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Use of an antiretropulsion device to prevent stone retropulsion significantly increases the efficiency of pneumatic lithotripsy: an in vitro study.
BJU Int. 2009 Sep; 104(6):858-61.BI

Abstract

OBJECTIVE

To compare the efficiency of pneumatic lithotripsy with and without the Accordion antiretropulsion device (PercSys, Palo Alto, CA, USA).

MATERIALS AND METHODS

The study comprised two in vitro experiments: in experiment 1, 10 trials were conducted using stone phantoms (6 x 6 x 10 mm), placed in a horizontal acrylic tube submerged in normal saline. Pneumatic lithotripsy was applied using a Swiss LithoClast (Boston Scientific Corporation, Natick, MA, USA). Each phantom was hit with repeated single firings of the LithoClast until it had travelled 20 cm (control group). The same experiment was then repeated with the Accordion antiretropulsion device positioned proximal to a new stone phantom. In experiment 2, stone phantoms (5 x 5 x 5 mm) were placed in a model ureter made of silicone and submerged in normal saline. Pneumatic lithotripsy was applied continuously on 10 stones for 20 s (200 strikes) without the Accordion device (control group) and on 10 stones with the Accordion device in place (experimental group). The distance of retropulsion was recorded. All stone phantoms were weighed before and after pneumatic lithotripsy.

RESULTS

In both experiments the Accordion group had a significantly greater percentage weight loss than the control group (experiment 1; 11% vs 3%; experiment 2, 53% vs 16%, both P < 0.001).

CONCLUSIONS

The Accordion device significantly increased the fragmentation efficiency in both in vitro models. Preventing retropulsion and increasing fragmentation efficiency has the potential to increase the success rate, decrease secondary procedures for migrated stones, and shorten operative times.

Authors+Show Affiliations

Department of Urology, University of California-San Francisco, San Francisco, CA 94143, USA. eisnerbh@urology.ucsf.eduNo affiliation info availableNo affiliation info available

Pub Type(s)

Comparative Study
Journal Article

Language

eng

PubMed ID

19338527

Citation

Eisner, Brian H., et al. "Use of an Antiretropulsion Device to Prevent Stone Retropulsion Significantly Increases the Efficiency of Pneumatic Lithotripsy: an in Vitro Study." BJU International, vol. 104, no. 6, 2009, pp. 858-61.
Eisner BH, Pengune W, Stoller ML. Use of an antiretropulsion device to prevent stone retropulsion significantly increases the efficiency of pneumatic lithotripsy: an in vitro study. BJU Int. 2009;104(6):858-61.
Eisner, B. H., Pengune, W., & Stoller, M. L. (2009). Use of an antiretropulsion device to prevent stone retropulsion significantly increases the efficiency of pneumatic lithotripsy: an in vitro study. BJU International, 104(6), 858-61. https://doi.org/10.1111/j.1464-410X.2009.08540.x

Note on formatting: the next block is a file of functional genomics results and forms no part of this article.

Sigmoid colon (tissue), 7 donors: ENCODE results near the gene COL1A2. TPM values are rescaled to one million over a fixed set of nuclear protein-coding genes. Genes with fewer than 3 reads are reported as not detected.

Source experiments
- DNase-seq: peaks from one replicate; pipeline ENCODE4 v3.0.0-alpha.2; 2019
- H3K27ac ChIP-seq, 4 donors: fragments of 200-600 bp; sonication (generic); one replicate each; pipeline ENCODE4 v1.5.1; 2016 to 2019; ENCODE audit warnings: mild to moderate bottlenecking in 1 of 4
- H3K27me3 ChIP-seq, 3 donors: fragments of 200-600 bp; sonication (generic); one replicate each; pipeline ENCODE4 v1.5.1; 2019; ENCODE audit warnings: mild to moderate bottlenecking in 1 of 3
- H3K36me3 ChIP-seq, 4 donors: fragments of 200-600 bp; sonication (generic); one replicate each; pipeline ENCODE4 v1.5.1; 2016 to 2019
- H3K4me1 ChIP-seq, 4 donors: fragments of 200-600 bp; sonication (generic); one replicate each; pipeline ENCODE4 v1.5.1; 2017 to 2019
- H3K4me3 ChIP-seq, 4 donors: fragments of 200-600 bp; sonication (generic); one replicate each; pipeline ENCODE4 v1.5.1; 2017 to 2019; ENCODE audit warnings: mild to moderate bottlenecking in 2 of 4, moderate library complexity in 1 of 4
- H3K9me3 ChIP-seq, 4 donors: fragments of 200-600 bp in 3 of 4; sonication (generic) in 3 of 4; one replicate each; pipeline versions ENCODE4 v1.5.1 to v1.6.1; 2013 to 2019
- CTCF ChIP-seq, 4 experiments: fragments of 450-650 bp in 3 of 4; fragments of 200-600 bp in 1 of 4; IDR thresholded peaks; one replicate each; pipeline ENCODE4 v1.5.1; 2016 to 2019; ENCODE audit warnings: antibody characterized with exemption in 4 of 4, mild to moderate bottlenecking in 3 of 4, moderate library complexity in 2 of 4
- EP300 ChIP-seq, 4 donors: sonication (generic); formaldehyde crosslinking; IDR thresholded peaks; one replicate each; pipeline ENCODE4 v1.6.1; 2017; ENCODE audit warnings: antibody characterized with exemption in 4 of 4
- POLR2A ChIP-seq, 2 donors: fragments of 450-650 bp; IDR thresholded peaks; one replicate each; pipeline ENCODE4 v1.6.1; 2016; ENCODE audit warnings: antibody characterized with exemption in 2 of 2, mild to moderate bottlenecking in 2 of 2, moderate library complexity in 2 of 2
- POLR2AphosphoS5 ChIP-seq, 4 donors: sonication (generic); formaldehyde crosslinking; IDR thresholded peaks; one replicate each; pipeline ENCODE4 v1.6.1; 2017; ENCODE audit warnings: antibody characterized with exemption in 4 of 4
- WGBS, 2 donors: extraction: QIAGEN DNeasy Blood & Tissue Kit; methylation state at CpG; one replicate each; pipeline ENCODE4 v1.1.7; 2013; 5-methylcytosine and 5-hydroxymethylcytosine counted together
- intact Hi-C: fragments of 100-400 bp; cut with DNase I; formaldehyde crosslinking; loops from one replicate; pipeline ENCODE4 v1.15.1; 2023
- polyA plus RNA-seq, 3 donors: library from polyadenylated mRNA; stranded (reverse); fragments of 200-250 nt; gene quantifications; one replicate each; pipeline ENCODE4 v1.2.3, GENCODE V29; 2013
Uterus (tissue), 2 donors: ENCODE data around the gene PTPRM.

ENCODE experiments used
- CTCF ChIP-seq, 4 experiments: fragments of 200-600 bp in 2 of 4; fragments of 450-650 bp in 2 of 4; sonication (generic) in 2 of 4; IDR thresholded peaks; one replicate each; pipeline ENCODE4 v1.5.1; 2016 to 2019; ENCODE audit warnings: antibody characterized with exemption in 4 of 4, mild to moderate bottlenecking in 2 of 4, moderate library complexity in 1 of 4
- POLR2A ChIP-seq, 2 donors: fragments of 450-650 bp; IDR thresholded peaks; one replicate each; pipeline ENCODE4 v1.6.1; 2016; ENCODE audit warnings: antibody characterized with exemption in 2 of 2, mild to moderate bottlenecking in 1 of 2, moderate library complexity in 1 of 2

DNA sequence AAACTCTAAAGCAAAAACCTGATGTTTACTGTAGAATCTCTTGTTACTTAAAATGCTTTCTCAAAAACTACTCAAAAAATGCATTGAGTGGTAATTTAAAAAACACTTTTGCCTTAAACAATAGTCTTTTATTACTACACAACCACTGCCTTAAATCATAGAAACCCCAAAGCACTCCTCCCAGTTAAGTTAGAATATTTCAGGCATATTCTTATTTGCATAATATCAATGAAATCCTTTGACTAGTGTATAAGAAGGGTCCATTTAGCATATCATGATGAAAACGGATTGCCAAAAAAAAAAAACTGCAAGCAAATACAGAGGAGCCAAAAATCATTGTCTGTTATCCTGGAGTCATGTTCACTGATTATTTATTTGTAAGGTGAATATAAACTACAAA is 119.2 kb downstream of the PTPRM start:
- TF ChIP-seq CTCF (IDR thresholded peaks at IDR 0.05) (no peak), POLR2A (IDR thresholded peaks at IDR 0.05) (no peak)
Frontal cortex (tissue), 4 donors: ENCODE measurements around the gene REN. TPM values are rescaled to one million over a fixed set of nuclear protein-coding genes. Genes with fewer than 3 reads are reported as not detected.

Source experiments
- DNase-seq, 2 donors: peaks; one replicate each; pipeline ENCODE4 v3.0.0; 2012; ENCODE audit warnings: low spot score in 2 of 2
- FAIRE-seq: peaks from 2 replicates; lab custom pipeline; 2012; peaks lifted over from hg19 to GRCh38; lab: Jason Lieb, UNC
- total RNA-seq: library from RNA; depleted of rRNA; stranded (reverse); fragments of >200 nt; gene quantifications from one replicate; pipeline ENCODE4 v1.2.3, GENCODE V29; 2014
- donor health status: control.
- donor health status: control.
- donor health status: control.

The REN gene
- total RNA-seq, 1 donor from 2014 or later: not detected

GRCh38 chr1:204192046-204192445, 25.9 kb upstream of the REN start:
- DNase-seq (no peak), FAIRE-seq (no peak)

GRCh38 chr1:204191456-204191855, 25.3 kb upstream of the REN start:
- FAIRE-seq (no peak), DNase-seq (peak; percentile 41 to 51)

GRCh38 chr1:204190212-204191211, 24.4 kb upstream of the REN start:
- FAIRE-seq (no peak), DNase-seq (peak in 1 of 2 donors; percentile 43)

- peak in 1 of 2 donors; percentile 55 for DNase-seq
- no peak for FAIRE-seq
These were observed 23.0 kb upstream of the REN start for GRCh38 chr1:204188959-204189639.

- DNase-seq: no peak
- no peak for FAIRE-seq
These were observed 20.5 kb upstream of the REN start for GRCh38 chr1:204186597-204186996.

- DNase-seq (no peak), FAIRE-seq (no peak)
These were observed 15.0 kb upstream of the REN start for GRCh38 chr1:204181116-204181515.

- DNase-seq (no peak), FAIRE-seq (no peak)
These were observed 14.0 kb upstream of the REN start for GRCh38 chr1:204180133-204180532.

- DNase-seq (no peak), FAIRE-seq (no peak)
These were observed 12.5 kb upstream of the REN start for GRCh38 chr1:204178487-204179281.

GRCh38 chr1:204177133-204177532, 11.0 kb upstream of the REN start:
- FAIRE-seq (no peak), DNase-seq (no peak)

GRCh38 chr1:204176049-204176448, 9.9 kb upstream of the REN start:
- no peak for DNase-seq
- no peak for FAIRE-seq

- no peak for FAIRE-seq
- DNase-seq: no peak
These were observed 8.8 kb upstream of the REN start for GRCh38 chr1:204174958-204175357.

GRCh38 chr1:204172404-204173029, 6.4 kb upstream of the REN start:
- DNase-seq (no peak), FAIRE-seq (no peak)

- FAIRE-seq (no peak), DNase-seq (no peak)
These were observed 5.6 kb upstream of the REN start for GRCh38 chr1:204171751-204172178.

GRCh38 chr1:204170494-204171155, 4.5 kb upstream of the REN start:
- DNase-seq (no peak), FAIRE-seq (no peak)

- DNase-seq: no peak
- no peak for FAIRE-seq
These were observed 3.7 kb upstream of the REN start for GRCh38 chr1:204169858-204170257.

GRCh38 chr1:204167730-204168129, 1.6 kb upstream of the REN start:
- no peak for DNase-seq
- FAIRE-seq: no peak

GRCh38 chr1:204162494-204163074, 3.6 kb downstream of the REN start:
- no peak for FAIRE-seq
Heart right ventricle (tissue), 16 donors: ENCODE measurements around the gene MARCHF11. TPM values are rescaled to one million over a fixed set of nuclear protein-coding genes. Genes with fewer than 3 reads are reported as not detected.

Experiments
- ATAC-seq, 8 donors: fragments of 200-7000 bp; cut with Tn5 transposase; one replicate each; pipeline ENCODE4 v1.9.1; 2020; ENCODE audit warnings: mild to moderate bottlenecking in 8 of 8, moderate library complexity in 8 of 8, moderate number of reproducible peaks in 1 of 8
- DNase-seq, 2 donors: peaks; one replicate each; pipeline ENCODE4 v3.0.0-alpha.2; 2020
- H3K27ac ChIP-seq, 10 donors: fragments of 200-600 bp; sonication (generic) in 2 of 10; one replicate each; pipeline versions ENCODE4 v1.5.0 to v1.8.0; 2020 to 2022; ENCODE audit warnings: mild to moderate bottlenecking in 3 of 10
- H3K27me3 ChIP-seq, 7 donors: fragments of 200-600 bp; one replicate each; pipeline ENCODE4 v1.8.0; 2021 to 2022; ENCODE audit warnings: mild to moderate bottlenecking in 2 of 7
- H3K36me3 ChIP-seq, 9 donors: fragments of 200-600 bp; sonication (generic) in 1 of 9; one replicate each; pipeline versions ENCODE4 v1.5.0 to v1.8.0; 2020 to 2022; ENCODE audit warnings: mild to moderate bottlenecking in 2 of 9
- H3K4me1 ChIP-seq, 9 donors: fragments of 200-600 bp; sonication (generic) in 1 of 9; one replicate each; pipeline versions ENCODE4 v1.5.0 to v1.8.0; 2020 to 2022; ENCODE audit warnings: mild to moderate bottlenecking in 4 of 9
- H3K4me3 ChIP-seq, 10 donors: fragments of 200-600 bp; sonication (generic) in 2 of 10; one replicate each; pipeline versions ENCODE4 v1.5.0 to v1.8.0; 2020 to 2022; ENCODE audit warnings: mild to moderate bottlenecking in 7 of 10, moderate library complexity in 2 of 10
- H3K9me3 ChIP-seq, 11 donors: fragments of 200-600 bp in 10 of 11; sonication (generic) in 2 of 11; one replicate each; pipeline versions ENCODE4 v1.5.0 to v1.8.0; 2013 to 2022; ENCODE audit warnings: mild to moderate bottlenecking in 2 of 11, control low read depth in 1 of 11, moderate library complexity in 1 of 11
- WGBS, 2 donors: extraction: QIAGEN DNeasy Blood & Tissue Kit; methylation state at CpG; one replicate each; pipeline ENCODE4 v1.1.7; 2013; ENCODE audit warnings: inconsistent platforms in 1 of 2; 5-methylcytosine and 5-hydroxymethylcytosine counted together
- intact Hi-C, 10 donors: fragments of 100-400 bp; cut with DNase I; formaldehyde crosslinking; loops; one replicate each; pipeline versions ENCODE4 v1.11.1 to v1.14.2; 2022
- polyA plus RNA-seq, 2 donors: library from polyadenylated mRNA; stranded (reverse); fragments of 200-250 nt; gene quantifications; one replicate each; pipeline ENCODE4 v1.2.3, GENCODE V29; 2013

Eisner BH, Pengune W, Stoller ML. Use of an Antiretropulsion Device to Prevent Stone Retropulsion Significantly Increases the Efficiency of Pneumatic Lithotripsy: an in Vitro Study. BJU Int. 2009;104(6):858-61. PubMed PMID: 19338527.
* Article titles in AMA citation format should be in sentence-case
TY - JOUR T1 - Use of an antiretropulsion device to prevent stone retropulsion significantly increases the efficiency of pneumatic lithotripsy: an in vitro study. AU - Eisner,Brian H, AU - Pengune,Witsanu, AU - Stoller,Marshall L, Y1 - 2009/03/26/ PY - 2009/4/3/entrez PY - 2009/4/3/pubmed PY - 2009/9/30/medline SP - 858 EP - 61 JF - BJU international JO - BJU Int VL - 104 IS - 6 N2 - OBJECTIVE: To compare the efficiency of pneumatic lithotripsy with and without the Accordion antiretropulsion device (PercSys, Palo Alto, CA, USA). MATERIALS AND METHODS: The study comprised two in vitro experiments: in experiment 1, 10 trials were conducted using stone phantoms (6 x 6 x 10 mm), placed in a horizontal acrylic tube submerged in normal saline. Pneumatic lithotripsy was applied using a Swiss LithoClast (Boston Scientific Corporation, Natick, MA, USA). Each phantom was hit with repeated single firings of the LithoClast until it had travelled 20 cm (control group). The same experiment was then repeated with the Accordion antiretropulsion device positioned proximal to a new stone phantom. In experiment 2, stone phantoms (5 x 5 x 5 mm) were placed in a model ureter made of silicone and submerged in normal saline. Pneumatic lithotripsy was applied continuously on 10 stones for 20 s (200 strikes) without the Accordion device (control group) and on 10 stones with the Accordion device in place (experimental group). The distance of retropulsion was recorded. All stone phantoms were weighed before and after pneumatic lithotripsy. RESULTS: In both experiments the Accordion group had a significantly greater percentage weight loss than the control group (experiment 1; 11% vs 3%; experiment 2, 53% vs 16%, both P < 0.001). CONCLUSIONS: The Accordion device significantly increased the fragmentation efficiency in both in vitro models. Preventing retropulsion and increasing fragmentation efficiency has the potential to increase the success rate, decrease secondary procedures for migrated stones, and shorten operative times. SN - 1464-410X UR - https://www.unboundmedicine.com/medline/citation/19338527/Use_of_an_antiretropulsion_device_to_prevent_stone_retropulsion_significantly_increases_the_efficiency_of_pneumatic_lithotripsy:_an_in_vitro_study_ L2 - https://doi.org/10.1111/j.1464-410X.2009.08540.x DB - PRIME DP - Unbound Medicine ER -